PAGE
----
At the risk of beating the drum one stroke too often and tearing the canvas, there is another piece to fit in place to the puzzle that is Gerod Holliman, the Louisville free safety and Jim Thorpe Award winner that the Pittsburgh Steelers selected with the 239th overall pick in the 2015 NFL Draft.
By now, we’ve all read the nightmare portion of Holliman’s scouting report, which suggests that he has the tackling ability of Jeff Reed. Last week, I looked back at his performance in the Belk Bowl to see how severe those issues continued to be in the game in which he was meant to be auditioning for the draft that he had just declared for.
In that game, I found a host of the deficiencies that we have already seen described elsewhere, from poor angles and technique to hesitance and poor spatial awareness in traffic or close up at the line. It has also been quite evident through his college career that he has shied away from using his left shoulder when tackling.
It’s been assumed that the reason for this was due to a previous shoulder injury that he suffered, but yesterday was the first time that we got the opportunity to hear him discuss the topic for himself.
Following practice in front a host of reporters, Holliman fielded a barrage of questions that chiefly concerned his fall all the way to the bottom of the seventh round, but eventually he was also asked about his tackling, and it was Jim Wexell of Steel City Insider with the answer.
Wexell writes that he suffered a torn labrum in his shoulder prior to his college career, and the injury that he suffered during his redshirt freshman season was a re-injury. When asked about if that shoulder injury affected his tackling ability, he acknowledged in the affirmative, saying “it really did and I kind of tried to stay away from it”.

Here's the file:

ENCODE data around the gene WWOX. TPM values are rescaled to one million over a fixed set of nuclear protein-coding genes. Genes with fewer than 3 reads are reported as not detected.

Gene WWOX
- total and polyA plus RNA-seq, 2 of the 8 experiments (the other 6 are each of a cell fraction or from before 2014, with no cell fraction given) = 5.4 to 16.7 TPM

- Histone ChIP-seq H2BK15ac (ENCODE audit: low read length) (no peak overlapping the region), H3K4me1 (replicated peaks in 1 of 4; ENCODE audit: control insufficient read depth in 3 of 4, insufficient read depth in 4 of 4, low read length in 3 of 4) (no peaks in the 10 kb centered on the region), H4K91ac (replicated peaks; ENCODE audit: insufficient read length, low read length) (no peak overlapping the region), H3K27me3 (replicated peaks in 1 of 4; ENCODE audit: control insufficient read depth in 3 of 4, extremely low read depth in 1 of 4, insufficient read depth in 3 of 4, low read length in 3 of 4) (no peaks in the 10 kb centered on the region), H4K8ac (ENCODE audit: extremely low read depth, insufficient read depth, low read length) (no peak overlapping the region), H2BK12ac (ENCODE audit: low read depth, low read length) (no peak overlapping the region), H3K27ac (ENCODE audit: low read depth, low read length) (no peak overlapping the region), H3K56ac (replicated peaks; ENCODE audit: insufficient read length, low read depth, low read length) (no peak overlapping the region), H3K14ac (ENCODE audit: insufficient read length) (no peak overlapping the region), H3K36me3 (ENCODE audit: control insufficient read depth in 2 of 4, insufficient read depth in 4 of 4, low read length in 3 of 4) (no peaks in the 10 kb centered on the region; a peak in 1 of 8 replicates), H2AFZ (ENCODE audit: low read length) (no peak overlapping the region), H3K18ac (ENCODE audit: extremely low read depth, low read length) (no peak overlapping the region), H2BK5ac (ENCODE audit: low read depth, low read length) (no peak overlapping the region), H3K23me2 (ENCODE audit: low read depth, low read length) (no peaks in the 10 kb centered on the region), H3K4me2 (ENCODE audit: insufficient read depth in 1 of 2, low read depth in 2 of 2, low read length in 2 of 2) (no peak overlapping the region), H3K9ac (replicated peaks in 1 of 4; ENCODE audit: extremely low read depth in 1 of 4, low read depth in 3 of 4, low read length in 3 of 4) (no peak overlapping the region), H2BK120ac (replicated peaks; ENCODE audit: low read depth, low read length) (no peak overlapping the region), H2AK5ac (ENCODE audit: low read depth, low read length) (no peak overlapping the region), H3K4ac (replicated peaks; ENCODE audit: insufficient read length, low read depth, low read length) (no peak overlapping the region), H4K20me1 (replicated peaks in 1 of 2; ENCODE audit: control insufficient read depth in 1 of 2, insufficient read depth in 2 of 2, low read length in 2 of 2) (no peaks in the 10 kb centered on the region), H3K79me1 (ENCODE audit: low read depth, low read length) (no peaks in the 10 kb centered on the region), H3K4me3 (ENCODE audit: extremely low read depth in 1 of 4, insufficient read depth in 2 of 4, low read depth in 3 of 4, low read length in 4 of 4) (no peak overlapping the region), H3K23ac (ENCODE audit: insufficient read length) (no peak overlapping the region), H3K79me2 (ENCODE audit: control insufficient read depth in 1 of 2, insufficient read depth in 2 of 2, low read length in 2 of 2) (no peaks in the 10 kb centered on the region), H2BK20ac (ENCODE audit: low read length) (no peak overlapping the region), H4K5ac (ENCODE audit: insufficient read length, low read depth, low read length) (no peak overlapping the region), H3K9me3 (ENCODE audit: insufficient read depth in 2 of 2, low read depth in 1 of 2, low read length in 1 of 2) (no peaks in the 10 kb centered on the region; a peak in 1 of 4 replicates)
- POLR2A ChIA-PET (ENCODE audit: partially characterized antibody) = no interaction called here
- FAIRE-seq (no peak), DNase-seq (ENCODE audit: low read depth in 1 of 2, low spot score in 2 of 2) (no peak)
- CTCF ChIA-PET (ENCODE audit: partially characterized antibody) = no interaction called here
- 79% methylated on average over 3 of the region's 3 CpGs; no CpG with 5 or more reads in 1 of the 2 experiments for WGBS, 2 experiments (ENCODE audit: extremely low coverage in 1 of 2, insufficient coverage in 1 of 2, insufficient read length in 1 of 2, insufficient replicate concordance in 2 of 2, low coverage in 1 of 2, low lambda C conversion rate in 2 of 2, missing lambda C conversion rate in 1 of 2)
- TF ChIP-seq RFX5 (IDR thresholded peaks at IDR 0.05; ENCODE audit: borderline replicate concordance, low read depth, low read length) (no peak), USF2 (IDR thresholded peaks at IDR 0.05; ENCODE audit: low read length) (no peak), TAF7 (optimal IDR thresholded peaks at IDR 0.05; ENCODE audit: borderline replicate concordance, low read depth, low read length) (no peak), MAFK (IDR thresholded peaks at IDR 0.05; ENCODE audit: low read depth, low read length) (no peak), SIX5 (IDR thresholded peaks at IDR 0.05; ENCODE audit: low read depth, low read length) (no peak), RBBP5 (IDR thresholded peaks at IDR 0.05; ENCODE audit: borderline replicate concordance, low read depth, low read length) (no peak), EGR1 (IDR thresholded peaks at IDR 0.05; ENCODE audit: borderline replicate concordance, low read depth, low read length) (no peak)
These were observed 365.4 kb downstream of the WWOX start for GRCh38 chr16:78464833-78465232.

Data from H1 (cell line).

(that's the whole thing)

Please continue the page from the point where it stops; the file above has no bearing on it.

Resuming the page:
Perhaps no play better exemplifies that fact that in his shoulder tackle attempt in the hole on the running back during the bowl game. Despite his poor technique, he got enough pop with the brunt of his right shoulder to get the back down. But Holliman got the worst of the collision and stayed down, coming off the field for a snap.
About the injury, the rookie said “it’s something that I grew from when it came time to tackling. In my angles to the ball I really favored my other shoulder a little more. That’s something I’ve been working on throughout my college career, to be able to square back up and get used to tackling with both shoulders”.
Clearly, defensive backs coach Carnell Lake has his work cut out for him, as not only does Holliman have the psychological hurdle of learning to play squared with both shoulders to contest with, he also must be coached out of all the bad habits that he has developed as a result of favoring his right shoulder.
It’s worth noting that Holliman was a one-year starter who just turned 21, so there’s reason to believe that he has a lot of room to grow. He gave up two years of eligibility to join the NFL now. it’s up to the Steelers’ coaching staff to use that extra time wisely and get him coaches up on the fundamentals.